He had grabbed her arm, just above the elbow. “You should give them back.” He maintained her gaze for a moment and then sprinted down the stairs. As he turned the corner to enter his apartment, Gayatri had leaned over the railing and stared at Sid much as she was staring at him now. Even when he was smaller than her, he was somehow better. 

In the picture frame on her desk there was a folded part of the photo paper that she had tucked away behind the cardboard. A part that she didn’t like looking at and didn’t care for the world to see either. It was Sid, standing beside her and Meena, smiling with his crooked white teeth, blissfully unaware of the effect his words would have on her. He never knew. And she always did as he told her to. A week after the picture was taken, she had returned the shoes. She had wanted Sid to think that she was a good person. She still did. Maybe that was the reason then, that even after these seven years, her first love had continued to haunt her.


“Maybe we should all go back,” Meena said suddenly. Jaya looked up with her red eyes and nodded softly.

“But we came all the way here already,” whined Gayatri. “I don’t want to leave yet.”

“The gate is closed, Guy. It’s not worth it.”

“What do you mean it’s not worth it? So many years of our lives are in that building. That’s important to me. All we have left is pictures.”

“I know what Meena means,” said Jaya quietly. “These gates were open for different people. And becoming them again just to open these gates isn’t good either.”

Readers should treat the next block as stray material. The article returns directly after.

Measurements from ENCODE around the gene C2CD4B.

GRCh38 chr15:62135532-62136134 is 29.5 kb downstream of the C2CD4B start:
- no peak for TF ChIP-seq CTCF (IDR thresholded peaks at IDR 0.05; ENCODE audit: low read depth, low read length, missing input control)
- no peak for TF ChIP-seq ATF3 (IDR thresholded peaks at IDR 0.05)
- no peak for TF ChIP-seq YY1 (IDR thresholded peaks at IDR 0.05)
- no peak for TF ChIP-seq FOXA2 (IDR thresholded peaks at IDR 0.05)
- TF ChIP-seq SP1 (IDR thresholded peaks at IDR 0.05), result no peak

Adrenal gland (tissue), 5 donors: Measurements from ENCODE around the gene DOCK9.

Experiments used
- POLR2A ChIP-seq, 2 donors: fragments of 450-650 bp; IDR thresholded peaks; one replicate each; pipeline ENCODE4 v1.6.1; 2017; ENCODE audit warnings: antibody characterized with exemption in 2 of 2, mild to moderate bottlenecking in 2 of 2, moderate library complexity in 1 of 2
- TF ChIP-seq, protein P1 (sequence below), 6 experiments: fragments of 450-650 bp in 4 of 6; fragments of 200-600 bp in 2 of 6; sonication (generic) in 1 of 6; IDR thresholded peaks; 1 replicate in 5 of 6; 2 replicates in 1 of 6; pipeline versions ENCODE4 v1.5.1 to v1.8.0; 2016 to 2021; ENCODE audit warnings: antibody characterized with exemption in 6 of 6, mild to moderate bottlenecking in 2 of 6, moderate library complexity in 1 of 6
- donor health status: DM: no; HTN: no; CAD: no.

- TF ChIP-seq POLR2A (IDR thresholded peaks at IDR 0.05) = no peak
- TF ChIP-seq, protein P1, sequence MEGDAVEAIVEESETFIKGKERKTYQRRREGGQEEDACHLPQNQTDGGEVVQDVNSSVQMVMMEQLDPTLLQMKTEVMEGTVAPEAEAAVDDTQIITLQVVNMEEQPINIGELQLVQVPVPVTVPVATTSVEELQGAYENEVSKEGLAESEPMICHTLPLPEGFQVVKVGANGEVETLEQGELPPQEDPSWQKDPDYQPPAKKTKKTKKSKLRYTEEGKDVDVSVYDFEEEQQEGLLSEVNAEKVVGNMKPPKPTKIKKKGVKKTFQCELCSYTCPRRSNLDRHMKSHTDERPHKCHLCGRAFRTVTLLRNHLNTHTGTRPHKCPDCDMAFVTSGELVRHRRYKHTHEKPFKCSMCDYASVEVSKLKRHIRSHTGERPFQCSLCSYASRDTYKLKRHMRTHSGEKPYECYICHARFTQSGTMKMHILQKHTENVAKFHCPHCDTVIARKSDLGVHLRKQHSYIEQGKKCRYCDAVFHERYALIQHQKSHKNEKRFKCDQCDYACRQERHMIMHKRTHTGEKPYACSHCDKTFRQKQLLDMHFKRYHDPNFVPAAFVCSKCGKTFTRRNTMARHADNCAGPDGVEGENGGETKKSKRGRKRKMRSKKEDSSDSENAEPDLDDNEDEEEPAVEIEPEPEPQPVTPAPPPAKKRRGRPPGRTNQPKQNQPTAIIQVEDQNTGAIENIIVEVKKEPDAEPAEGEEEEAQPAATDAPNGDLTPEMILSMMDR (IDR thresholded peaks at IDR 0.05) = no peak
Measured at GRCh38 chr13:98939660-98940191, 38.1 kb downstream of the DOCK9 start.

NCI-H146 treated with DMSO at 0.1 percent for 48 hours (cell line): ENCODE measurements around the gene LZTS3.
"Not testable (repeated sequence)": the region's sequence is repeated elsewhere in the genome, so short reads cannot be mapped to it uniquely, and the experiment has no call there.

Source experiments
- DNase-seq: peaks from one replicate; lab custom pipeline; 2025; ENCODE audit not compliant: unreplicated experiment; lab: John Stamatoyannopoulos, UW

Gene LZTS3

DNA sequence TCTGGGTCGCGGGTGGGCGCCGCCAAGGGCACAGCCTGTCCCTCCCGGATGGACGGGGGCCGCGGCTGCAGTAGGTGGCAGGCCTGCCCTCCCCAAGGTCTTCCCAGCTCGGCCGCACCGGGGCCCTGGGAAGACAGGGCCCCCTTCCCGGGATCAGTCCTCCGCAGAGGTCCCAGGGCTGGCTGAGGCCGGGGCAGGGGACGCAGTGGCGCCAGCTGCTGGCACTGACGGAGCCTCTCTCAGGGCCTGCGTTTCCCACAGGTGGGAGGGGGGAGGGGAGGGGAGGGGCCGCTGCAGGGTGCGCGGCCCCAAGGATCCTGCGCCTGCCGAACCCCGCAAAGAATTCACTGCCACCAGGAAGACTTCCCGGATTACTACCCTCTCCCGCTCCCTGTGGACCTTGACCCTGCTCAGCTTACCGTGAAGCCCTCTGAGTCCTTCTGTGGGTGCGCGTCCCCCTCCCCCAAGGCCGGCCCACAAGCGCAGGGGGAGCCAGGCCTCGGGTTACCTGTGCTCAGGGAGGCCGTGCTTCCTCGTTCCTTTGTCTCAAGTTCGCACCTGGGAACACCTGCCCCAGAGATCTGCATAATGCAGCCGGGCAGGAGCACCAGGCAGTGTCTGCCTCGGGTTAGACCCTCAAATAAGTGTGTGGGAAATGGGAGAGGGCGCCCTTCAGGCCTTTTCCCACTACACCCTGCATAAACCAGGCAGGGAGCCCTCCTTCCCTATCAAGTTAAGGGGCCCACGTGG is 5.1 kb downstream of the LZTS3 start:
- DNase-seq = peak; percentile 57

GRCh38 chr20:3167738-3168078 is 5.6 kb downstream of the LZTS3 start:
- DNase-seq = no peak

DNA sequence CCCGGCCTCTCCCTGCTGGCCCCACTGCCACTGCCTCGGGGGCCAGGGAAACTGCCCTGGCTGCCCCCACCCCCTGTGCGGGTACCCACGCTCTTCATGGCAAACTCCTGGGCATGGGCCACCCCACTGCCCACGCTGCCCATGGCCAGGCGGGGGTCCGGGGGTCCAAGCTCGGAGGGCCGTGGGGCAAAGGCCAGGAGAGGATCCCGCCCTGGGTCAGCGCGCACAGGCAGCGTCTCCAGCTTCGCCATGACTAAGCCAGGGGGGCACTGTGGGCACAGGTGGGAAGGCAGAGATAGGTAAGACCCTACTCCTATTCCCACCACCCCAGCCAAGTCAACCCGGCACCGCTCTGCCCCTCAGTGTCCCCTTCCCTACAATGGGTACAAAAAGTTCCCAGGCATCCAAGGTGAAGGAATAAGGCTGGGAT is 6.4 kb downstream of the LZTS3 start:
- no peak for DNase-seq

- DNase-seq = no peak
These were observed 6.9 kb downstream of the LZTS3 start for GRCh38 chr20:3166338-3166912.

“Life isn’t always some big metaphor Jaya!”

“Hey!” said Meena quickly, “We have the building. We have the four of us. Guy, if all we have are pictures, I say we take a new one for the pile.” She ran over to the rock she had been sitting on and kicked it to the center of the driveway. She rested her phone against it and opened her camera. Behind her Sid had already crossed his bare legs on the ground by the gate. Jaya and Gayatri walked over as Meena set the timer for 10 seconds and ran over, falling into all three of their laps.

As she lay horizontally, supported by the three pairs of crossed legs under her, Meena’s camera captured the burst of their laughs and the theatrical “oohs” and “aahs” of Sid’s bones being crushed by her elbow. It caught the laughing groan of Jaya as Meena’s leg flew near her face and Gayatri’s tooth-grinned chokehold of Meena’s neck. And long after the camera stopped clicking its saga, the four friends continued to sit there, pushing Meena off and watching her roll on onto the ground yet again. This time all of them laughed. The conundrum of inside or outside the gate had not been forgotten, but it had been laid to a temporary rest. So they stayed there for several moments, by the rusted gates, leaning on it as they laughed. Eventually, not because Meena’s dusted bottom ceased to be funny, but because they were finally ready to eat, they used the bars of the gate to hoist themselves onto their feet and walk together to the shopping center. Behind them, their rock sat for a long time in the driveway, waiting to be moved.